The currently nascent metaverse - the next generation iteration of the internet which will be immersive - is where our work is focused, as our pieces will build the wardrobe of the metaverse. In this digital layer of our lives we will interact, transact and have experiences using personalised avatars, and those avatars will express who we are, how we’re feeling and what we believe in, and all of this will be apparent through the garments we choose to clothe them in. Digital pieces can be coded with so much information and of course be visually spectacular, so they’re this incredible vehicle for communication and interaction. The currently existing notion of clothes being something we merely wear will quickly become an outdated concept.


The Fabricant is one of the pioneers of digital fashion. How did you end up in this rather niched industry, and what led you to start to work with digital garments and designs?

We didn’t end up in this industry, we created it. There was no doubt in our minds that digital fashion was absolutely the future of the fashion industry and the way that we were going to define our identities in the digital space. It was a matter of convincing everyone else of our point of view, which required us to just go for it and begin iterating.

There was no digital fashion industry when we started in 2018, so we created a website and an Instagram profile to get our concept our there. The first day that they went up Nike got in touch as they were curious, and so did luxury retailer IT.Hong Kong, our first client, who were looking to do something cool and innovative for their 30th anniversary collection. That project gave us a tangible use case for everything that we were talking about and it grew from there. Nothing we’ve ever done has been conventional.

Though the idea of how a physical garment is not necessarily clear to everyone, it seems like it is still less abstract than the notion of a digital garment and the creation process behind it. How would you describe digital fashion and what do you think is required for it to reach a wider audience?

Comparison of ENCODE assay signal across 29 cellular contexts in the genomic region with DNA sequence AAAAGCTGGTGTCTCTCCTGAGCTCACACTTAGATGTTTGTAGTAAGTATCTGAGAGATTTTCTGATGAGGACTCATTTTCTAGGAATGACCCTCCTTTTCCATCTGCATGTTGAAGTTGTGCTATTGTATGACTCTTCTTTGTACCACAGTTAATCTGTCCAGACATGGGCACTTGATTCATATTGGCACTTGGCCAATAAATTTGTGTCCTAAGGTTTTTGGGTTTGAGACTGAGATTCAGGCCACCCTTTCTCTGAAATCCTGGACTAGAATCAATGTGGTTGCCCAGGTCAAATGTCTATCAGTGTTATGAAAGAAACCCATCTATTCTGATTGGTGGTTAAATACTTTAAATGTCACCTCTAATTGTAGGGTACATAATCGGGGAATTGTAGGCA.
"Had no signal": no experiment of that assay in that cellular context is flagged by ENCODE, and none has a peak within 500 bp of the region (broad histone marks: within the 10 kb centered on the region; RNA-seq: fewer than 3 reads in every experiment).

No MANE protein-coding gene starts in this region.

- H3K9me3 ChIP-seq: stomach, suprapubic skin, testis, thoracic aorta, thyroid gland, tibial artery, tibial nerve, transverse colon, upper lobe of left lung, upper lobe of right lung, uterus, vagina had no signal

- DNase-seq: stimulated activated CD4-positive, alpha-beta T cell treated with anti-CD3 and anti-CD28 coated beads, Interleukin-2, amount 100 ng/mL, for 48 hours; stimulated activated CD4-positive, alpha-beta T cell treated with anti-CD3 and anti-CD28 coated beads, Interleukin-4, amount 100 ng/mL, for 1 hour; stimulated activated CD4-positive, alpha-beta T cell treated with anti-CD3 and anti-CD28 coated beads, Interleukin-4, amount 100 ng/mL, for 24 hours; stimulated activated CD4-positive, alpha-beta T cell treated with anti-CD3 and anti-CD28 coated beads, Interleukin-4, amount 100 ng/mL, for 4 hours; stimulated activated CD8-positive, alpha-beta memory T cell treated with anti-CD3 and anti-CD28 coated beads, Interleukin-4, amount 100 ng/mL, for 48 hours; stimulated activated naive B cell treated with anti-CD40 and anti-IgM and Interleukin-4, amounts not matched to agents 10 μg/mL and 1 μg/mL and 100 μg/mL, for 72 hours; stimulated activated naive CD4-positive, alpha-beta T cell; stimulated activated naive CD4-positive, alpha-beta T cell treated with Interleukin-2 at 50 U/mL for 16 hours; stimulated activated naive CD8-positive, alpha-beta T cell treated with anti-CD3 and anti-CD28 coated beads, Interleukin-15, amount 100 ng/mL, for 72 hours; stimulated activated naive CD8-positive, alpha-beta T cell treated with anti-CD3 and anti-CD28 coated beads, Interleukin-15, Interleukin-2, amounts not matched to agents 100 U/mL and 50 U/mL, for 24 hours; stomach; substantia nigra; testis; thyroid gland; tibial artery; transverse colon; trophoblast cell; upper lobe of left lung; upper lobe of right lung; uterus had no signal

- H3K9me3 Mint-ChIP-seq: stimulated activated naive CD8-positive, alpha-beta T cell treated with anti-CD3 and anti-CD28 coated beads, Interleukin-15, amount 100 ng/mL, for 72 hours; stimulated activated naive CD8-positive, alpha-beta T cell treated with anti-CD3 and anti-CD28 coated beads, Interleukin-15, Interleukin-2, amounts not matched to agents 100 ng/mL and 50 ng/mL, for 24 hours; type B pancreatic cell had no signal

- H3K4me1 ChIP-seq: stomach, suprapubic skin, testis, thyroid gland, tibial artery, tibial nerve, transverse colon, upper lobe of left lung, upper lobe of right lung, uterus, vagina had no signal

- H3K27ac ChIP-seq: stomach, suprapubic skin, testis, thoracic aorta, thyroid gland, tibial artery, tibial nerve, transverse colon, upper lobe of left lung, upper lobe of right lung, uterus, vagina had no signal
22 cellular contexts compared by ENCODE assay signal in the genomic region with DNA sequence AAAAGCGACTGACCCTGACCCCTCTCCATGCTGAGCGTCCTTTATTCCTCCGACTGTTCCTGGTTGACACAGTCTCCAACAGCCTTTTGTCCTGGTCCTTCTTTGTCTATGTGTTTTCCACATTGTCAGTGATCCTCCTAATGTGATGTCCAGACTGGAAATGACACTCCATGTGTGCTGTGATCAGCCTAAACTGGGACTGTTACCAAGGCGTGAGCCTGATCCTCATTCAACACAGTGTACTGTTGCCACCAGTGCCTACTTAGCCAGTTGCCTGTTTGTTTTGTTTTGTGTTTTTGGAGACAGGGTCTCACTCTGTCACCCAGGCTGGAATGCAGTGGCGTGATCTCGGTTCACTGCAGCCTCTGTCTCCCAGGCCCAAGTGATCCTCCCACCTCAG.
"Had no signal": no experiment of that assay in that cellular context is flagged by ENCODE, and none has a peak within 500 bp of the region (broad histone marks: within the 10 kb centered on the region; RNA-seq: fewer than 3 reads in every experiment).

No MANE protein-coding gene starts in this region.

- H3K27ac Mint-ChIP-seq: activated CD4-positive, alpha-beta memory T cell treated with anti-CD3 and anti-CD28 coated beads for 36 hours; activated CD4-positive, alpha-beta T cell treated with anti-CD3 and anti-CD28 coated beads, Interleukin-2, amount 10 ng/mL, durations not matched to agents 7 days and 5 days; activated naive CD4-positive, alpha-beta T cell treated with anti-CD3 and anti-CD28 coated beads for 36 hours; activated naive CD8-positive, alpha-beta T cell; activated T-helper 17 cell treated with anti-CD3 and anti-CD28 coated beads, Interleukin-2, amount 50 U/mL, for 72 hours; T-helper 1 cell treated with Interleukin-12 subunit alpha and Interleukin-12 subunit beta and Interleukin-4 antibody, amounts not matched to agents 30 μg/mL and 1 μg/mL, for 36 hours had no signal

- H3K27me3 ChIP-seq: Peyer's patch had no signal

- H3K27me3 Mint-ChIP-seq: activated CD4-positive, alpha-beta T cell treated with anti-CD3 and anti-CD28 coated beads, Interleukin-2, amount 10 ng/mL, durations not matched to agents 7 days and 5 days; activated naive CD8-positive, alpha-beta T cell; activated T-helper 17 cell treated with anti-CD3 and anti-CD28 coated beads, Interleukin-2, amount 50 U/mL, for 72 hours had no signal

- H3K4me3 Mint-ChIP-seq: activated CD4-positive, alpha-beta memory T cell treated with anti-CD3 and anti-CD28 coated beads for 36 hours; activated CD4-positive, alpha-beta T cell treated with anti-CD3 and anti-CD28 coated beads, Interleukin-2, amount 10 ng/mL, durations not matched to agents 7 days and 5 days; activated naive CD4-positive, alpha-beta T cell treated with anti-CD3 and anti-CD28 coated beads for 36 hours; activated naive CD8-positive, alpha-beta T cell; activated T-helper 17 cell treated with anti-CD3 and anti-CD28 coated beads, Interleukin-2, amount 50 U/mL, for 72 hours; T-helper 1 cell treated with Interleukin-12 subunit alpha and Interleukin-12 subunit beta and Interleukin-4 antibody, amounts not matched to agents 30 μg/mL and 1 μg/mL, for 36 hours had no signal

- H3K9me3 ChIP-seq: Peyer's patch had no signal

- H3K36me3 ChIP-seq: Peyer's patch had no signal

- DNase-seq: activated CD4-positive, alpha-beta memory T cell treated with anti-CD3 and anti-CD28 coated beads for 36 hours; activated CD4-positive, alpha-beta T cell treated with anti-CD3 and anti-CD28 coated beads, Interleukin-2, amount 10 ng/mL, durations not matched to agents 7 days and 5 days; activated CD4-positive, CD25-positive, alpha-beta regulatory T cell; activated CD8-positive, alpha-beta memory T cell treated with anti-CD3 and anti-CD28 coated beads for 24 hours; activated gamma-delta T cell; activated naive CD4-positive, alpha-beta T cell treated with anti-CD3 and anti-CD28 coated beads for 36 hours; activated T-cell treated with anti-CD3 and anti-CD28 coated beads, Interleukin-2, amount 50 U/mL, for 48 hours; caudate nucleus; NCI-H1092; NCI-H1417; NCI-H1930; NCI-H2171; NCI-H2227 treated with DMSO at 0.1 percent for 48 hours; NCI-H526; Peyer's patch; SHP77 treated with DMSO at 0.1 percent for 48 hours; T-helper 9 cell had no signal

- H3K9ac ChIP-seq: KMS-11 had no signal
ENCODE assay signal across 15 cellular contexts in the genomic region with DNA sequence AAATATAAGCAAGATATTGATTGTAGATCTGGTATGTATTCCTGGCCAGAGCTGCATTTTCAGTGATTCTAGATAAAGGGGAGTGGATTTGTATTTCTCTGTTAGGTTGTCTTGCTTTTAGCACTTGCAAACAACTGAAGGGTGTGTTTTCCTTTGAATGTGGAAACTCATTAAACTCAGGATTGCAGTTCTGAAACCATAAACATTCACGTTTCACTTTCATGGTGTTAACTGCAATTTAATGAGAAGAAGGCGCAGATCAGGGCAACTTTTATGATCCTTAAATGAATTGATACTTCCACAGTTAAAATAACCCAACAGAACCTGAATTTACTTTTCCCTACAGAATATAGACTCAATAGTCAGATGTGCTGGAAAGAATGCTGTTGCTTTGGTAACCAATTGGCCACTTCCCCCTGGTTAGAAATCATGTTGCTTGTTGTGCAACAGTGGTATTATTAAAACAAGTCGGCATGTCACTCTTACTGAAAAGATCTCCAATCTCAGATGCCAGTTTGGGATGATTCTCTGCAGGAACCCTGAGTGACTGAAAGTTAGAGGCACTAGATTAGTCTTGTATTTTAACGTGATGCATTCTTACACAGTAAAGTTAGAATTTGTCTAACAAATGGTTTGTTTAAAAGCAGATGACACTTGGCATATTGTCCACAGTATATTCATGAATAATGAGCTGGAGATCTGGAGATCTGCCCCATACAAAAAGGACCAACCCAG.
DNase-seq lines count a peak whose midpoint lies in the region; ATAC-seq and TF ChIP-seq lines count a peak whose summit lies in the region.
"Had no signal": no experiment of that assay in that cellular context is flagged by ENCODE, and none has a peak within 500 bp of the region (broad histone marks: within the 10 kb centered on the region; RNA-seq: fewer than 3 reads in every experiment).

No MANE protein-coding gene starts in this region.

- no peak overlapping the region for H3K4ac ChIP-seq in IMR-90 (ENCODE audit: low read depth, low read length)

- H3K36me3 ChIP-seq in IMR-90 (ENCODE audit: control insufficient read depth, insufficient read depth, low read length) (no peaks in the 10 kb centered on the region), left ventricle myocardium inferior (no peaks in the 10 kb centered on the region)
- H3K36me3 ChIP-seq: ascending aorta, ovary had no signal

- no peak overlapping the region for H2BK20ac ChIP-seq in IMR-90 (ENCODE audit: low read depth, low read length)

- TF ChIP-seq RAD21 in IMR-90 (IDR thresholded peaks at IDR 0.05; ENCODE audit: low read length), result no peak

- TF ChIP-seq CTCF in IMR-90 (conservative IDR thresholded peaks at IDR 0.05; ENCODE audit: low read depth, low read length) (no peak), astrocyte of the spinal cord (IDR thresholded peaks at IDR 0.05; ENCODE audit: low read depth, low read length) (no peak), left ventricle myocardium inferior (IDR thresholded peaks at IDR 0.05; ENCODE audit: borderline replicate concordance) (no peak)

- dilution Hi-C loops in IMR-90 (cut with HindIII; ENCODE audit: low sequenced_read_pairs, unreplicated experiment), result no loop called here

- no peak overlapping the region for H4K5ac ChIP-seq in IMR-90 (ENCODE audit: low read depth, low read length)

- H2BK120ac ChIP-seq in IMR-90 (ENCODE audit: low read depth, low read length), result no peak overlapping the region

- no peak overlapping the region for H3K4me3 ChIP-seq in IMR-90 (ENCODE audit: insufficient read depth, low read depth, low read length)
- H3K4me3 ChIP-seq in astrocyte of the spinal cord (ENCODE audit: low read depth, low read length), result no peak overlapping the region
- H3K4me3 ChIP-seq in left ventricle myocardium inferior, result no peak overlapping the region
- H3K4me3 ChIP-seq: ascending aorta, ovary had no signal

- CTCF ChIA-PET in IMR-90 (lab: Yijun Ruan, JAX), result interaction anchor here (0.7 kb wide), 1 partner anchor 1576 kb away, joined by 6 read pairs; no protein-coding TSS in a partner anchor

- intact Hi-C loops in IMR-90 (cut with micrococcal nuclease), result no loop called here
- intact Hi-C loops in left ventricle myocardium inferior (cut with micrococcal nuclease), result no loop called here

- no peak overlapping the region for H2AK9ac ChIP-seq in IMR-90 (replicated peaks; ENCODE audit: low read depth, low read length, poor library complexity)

Our work is created in our digital atelier, which utilises high-resolution screens instead of scissors and cutting tables. The entire process is non-physical, so we create our patterns in 3D then digitally stitch them together to build a silhouette that will be adjusted for drape and fit, depending on the digital fabric we’re using and avatar that we’re fitting the piece to. It’s the traditional methodology translated to the 21st century, using the tech we have now to make it happen. It makes for a faster paced, innovative and dynamic process, as of course we can make changes and evolve ideas far quicker than classic physical practices. The fine-tuning and finishing of a digital garment is still very craft-intensive as it involves lighting, 3D environment creation and visual effects to bring a piece to life to the movie-industry level of iteration that we like to see in a garment by The Fabricant. Our pieces are known as digi-couture, and we invest the same love and attention to detail in our work as a traditional couture atelier, it’s just our raw material is data.


You’ve worked with AI and computers for some of your earlier collections, answering questions such as what a collaboration between humans and computers could potentially look like. What path does your creative process usually follow, and where do you find inspiration for it? Are collaboration with machines always a vital part, or is each creative process shaped individually?